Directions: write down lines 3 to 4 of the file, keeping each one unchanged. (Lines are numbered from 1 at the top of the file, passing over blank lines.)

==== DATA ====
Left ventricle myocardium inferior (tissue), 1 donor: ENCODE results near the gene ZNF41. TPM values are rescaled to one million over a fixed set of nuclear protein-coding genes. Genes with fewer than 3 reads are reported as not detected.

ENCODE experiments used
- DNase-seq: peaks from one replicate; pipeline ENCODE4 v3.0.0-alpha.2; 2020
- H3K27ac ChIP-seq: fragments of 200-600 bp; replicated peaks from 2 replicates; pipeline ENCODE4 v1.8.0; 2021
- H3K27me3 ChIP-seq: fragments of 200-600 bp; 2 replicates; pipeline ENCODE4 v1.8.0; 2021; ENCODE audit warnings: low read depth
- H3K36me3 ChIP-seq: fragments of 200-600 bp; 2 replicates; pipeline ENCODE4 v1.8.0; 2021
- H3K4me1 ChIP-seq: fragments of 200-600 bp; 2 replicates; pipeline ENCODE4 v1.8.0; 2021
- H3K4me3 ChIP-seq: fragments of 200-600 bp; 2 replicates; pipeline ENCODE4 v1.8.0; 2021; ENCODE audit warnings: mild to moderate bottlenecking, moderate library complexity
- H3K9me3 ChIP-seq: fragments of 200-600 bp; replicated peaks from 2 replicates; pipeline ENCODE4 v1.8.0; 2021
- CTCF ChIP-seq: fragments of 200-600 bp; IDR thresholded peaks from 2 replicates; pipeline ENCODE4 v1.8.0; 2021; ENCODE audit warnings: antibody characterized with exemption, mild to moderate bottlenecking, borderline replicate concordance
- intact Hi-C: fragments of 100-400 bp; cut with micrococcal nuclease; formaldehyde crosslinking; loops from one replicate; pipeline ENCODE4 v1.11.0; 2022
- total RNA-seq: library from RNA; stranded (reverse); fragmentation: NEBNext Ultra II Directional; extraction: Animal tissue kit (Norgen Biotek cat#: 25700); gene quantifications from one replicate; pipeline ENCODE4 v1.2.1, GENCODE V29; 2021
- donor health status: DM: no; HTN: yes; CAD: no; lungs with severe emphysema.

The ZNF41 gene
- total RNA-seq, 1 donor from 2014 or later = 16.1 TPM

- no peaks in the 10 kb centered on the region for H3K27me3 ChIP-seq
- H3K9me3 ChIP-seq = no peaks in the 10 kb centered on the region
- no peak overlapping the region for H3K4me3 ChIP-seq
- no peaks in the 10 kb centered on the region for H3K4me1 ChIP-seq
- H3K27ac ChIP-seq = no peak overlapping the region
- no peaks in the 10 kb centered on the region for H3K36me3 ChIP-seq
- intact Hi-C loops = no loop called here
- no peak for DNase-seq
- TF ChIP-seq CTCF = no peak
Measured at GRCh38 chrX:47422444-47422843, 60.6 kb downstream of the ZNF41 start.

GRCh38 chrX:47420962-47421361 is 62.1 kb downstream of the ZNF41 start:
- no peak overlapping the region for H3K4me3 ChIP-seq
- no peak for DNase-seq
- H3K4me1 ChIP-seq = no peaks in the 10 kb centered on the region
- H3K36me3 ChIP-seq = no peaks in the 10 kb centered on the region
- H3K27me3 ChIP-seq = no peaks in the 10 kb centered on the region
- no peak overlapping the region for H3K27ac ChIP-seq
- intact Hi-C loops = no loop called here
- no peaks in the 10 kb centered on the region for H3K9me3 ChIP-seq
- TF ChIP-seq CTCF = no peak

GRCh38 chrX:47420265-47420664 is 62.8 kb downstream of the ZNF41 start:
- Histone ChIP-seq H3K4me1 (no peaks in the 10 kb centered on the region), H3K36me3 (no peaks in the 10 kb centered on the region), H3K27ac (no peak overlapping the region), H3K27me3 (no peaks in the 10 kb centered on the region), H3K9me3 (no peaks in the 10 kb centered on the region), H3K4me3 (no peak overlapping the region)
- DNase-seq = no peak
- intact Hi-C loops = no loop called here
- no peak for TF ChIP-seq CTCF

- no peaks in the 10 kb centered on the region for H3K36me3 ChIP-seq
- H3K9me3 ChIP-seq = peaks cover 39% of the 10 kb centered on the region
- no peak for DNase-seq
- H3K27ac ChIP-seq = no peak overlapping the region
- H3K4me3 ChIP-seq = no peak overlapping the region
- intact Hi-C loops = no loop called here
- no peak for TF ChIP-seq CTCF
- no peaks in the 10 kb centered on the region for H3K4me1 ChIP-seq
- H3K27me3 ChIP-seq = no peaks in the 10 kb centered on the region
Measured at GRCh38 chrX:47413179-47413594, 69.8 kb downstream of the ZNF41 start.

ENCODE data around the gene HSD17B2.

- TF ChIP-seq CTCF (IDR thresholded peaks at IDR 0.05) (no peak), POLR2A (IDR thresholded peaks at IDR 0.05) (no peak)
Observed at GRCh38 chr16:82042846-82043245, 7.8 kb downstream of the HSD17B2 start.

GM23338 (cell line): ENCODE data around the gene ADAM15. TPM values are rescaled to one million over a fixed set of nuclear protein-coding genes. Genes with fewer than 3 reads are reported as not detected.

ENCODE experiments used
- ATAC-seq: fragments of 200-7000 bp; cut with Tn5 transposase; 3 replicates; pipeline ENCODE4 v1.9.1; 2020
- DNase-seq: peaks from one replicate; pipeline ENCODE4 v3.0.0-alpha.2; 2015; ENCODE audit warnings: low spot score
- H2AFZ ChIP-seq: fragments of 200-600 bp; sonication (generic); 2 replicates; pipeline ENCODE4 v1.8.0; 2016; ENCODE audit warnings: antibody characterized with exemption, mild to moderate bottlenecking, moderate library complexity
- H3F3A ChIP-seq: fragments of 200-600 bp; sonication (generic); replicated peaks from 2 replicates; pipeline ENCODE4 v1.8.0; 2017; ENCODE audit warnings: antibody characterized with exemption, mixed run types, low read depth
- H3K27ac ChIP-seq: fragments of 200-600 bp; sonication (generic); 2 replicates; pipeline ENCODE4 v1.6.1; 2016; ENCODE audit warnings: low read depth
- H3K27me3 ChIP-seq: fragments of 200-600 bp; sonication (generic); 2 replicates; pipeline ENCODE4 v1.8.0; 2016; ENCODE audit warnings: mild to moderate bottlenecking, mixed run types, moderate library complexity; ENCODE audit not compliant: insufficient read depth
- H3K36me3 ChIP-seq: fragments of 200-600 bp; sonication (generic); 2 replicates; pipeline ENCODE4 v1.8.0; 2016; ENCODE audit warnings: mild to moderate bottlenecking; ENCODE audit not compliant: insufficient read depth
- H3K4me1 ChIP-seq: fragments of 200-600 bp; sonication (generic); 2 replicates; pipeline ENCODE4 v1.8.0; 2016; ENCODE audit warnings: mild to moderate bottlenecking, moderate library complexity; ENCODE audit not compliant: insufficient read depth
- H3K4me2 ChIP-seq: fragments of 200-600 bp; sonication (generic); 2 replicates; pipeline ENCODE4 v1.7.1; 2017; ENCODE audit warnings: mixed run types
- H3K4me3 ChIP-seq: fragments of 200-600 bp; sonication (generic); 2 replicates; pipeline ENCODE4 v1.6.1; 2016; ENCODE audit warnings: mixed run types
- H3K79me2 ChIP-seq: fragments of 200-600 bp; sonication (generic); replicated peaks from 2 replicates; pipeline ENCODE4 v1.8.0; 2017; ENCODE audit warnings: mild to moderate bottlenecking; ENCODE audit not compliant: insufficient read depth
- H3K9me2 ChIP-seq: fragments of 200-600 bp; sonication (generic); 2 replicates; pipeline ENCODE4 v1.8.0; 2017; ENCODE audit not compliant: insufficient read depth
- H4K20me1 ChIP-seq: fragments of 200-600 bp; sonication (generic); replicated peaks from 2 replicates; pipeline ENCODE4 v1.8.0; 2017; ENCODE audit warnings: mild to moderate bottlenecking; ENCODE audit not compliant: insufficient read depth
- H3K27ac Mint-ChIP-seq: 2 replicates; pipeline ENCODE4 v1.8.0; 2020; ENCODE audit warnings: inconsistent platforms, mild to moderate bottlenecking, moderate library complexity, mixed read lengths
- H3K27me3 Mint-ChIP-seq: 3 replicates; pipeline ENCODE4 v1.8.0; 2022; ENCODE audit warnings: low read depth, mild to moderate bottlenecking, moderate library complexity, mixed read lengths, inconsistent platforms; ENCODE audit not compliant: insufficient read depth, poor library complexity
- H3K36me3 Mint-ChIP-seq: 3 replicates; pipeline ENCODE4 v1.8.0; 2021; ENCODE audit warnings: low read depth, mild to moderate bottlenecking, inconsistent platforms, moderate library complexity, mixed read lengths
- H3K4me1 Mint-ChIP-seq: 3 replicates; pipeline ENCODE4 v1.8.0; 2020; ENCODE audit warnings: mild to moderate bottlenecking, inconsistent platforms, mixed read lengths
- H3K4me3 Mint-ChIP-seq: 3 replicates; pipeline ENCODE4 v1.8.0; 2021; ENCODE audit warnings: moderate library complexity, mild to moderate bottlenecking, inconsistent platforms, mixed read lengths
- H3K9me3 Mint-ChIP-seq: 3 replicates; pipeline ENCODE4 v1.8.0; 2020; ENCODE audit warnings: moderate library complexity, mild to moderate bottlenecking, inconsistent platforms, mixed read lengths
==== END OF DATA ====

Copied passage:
- DNase-seq: peaks from one replicate; pipeline ENCODE4 v3.0.0-alpha.2; 2020
- H3K27ac ChIP-seq: fragments of 200-600 bp; replicated peaks from 2 replicates; pipeline ENCODE4 v1.8.0; 2021